Delivering Minimum Viable Analytics
Analytics tool development can shirk elegance as a design goal to hasten insight and tool enhancement
An employee working for a small consulting company, who had some industry experience and had learned a lot about how to deliver analytical solutions for large enterprises, presented results to an internal IT group at a large retailer. After finishing the presentation, a member of the retailer’s IT team said, “Sure, it works, but it’s not very elegant.”
This attitude is one of the primary reasons large enterprises have difficulties implementing analytics, especially big data analytics. To be clear, the use of elegant in this context is shorthand for perfect and perhaps overengineered. Although great strides have been made in adopting agile development techniques, the common refrain, “tell us what you want, and we’ll go off and build it,” remains.
Compounding the problem is the existence of many enterprises that are entrenched in their current business model and loathe experimentation. This approach is not the way to do analytics. Based on many years of experience, very few internal project teams at client organizations can describe exactly what they want at the beginning of an engagement. Sure, there are some exceptions in which the business goal is simple and the technical goal is difficult—for example, predicting revenue for the next quarter—but these situations are in the minority. The majority of good analytics projects involve collaboration among the business, IT, and analytics functions.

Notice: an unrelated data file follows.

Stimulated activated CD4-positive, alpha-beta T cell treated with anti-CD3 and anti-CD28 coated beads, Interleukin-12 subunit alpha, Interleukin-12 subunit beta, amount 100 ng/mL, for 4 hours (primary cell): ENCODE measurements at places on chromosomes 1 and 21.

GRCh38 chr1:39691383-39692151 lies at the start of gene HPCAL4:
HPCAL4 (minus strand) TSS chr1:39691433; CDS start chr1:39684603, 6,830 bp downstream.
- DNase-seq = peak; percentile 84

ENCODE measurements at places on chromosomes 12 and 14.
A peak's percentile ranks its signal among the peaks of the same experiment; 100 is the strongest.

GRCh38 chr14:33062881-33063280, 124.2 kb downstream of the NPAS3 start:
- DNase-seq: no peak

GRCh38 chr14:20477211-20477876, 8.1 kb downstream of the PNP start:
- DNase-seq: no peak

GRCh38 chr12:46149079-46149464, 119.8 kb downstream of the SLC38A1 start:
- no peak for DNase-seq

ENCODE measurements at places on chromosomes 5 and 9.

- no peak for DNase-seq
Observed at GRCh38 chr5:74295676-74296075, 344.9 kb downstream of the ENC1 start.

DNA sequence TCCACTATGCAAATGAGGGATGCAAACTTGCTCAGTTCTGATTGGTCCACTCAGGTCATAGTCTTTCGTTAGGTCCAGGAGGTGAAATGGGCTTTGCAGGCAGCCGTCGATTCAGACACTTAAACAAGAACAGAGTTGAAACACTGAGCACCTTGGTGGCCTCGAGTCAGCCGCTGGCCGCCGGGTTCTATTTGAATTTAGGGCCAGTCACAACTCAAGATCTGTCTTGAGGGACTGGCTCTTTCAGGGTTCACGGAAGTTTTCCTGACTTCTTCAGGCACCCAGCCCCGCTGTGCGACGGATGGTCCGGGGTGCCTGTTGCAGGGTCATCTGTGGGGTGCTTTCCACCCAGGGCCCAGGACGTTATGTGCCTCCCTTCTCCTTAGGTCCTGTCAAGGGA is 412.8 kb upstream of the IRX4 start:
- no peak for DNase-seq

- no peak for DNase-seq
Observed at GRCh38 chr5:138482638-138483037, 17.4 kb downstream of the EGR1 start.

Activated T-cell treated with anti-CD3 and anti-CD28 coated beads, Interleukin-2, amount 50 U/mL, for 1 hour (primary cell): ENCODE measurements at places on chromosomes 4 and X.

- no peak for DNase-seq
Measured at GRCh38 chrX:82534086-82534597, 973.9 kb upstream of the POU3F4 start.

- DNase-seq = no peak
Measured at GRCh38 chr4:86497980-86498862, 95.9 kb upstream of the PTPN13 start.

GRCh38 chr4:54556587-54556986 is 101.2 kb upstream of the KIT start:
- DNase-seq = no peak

Staying ahead of the big data tide
Big data makes this problem even worse. Enterprises are collecting rising volumes of data on their operations from social media and from sensor networks—for example, radio frequency identification (RFID), store cameras, and so on. Executives want to use this data to improve their operations and increase revenue through monetization.
With ever-growing data and the ability to rationalize data across data siloes, there are more opportunities than there are resources. Most analytics solutions cannot afford to have elegance as a design goal. This statement might be a bit controversial. Analytics practitioners are professionals, and deliberately arguing for inelegant solutions seems counterintuitive. There are too many analytics efforts that failed when the analytics techniques were too sophisticated for the quality of the data.
Consider a forecasting system designed with a tight deadline. The original project plan was to deliver an analytics system with improved functionality and accuracy over the current forecasting system. However, as the project progressed, the team started to work toward an elegant solution. The project scope grew increasingly aggressive, with data coming from multiple systems and a statistical modeling algorithm that allowed forecasting at different product and geographic hierarchy levels.